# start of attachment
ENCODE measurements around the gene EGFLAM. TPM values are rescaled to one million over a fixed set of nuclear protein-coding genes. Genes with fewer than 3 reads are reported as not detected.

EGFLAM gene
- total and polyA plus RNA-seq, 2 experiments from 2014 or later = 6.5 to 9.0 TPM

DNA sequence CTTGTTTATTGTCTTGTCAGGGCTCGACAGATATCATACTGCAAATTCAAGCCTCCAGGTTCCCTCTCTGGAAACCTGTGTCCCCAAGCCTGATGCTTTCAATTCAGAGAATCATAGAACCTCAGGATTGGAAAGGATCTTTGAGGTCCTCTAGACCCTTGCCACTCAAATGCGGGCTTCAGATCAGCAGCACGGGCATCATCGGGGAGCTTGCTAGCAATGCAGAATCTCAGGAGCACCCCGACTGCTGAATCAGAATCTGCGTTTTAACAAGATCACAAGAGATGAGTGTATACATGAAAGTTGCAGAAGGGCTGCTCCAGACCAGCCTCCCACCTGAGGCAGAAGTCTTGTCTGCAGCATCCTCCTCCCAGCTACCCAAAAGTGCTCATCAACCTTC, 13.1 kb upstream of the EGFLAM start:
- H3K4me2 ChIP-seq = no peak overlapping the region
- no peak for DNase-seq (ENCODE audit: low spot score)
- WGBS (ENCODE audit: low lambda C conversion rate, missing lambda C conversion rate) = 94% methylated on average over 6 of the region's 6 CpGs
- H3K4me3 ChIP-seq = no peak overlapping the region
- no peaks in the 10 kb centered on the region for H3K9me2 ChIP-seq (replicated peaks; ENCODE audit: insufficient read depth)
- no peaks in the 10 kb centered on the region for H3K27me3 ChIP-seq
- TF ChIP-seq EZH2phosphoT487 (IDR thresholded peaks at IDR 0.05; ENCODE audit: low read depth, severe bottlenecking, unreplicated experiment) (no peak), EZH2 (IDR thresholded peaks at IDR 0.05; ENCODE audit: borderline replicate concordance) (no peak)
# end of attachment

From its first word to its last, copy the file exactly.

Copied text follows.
ENCODE measurements around the gene EGFLAM. TPM values are rescaled to one million over a fixed set of nuclear protein-coding genes. Genes with fewer than 3 reads are reported as not detected.

EGFLAM gene
- total and polyA plus RNA-seq, 2 experiments from 2014 or later = 6.5 to 9.0 TPM

DNA sequence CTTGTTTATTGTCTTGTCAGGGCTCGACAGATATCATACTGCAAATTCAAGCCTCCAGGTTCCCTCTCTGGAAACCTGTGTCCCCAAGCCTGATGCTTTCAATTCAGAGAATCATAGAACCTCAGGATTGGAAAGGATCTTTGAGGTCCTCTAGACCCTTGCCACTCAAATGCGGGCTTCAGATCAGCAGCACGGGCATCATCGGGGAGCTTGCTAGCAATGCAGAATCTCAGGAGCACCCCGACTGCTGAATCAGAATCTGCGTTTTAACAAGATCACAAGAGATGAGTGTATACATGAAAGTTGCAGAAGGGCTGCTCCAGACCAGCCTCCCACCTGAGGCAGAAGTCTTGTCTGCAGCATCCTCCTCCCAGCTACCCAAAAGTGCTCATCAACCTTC, 13.1 kb upstream of the EGFLAM start:
- H3K4me2 ChIP-seq = no peak overlapping the region
- no peak for DNase-seq (ENCODE audit: low spot score)
- WGBS (ENCODE audit: low lambda C conversion rate, missing lambda C conversion rate) = 94% methylated on average over 6 of the region's 6 CpGs
- H3K4me3 ChIP-seq = no peak overlapping the region
- no peaks in the 10 kb centered on the region for H3K9me2 ChIP-seq (replicated peaks; ENCODE audit: insufficient read depth)
- no peaks in the 10 kb centered on the region for H3K27me3 ChIP-seq
- TF ChIP-seq EZH2phosphoT487 (IDR thresholded peaks at IDR 0.05; ENCODE audit: low read depth, severe bottlenecking, unreplicated experiment) (no peak), EZH2 (IDR thresholded peaks at IDR 0.05; ENCODE audit: borderline replicate concordance) (no peak)